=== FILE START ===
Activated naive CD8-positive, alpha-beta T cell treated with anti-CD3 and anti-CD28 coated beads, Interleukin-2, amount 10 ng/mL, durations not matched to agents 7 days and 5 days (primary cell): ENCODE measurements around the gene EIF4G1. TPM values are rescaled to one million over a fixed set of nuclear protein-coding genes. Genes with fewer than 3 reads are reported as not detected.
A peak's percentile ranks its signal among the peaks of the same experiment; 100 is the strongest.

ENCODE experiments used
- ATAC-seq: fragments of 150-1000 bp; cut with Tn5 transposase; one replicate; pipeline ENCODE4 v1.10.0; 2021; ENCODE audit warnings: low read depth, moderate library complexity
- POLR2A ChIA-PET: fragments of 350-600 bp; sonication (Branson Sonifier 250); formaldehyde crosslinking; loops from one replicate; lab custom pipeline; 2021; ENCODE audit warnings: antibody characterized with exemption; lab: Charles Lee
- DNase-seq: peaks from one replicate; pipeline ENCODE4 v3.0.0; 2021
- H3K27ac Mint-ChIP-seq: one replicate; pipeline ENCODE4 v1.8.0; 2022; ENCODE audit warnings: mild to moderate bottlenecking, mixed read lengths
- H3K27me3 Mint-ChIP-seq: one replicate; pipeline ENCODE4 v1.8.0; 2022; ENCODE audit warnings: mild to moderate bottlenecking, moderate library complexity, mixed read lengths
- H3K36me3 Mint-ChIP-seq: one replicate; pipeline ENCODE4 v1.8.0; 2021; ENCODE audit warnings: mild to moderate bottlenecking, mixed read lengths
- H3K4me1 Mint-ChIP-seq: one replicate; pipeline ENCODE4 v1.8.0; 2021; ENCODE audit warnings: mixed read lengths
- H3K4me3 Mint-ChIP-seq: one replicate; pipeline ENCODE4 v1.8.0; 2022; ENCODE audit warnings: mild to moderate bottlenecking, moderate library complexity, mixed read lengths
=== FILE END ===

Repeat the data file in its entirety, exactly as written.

Activated naive CD8-positive, alpha-beta T cell treated with anti-CD3 and anti-CD28 coated beads, Interleukin-2, amount 10 ng/mL, durations not matched to agents 7 days and 5 days (primary cell): ENCODE measurements around the gene EIF4G1. TPM values are rescaled to one million over a fixed set of nuclear protein-coding genes. Genes with fewer than 3 reads are reported as not detected.
A peak's percentile ranks its signal among the peaks of the same experiment; 100 is the strongest.

ENCODE experiments used
- ATAC-seq: fragments of 150-1000 bp; cut with Tn5 transposase; one replicate; pipeline ENCODE4 v1.10.0; 2021; ENCODE audit warnings: low read depth, moderate library complexity
- POLR2A ChIA-PET: fragments of 350-600 bp; sonication (Branson Sonifier 250); formaldehyde crosslinking; loops from one replicate; lab custom pipeline; 2021; ENCODE audit warnings: antibody characterized with exemption; lab: Charles Lee
- DNase-seq: peaks from one replicate; pipeline ENCODE4 v3.0.0; 2021
- H3K27ac Mint-ChIP-seq: one replicate; pipeline ENCODE4 v1.8.0; 2022; ENCODE audit warnings: mild to moderate bottlenecking, mixed read lengths
- H3K27me3 Mint-ChIP-seq: one replicate; pipeline ENCODE4 v1.8.0; 2022; ENCODE audit warnings: mild to moderate bottlenecking, moderate library complexity, mixed read lengths
- H3K36me3 Mint-ChIP-seq: one replicate; pipeline ENCODE4 v1.8.0; 2021; ENCODE audit warnings: mild to moderate bottlenecking, mixed read lengths
- H3K4me1 Mint-ChIP-seq: one replicate; pipeline ENCODE4 v1.8.0; 2021; ENCODE audit warnings: mixed read lengths
- H3K4me3 Mint-ChIP-seq: one replicate; pipeline ENCODE4 v1.8.0; 2022; ENCODE audit warnings: mild to moderate bottlenecking, moderate library complexity, mixed read lengths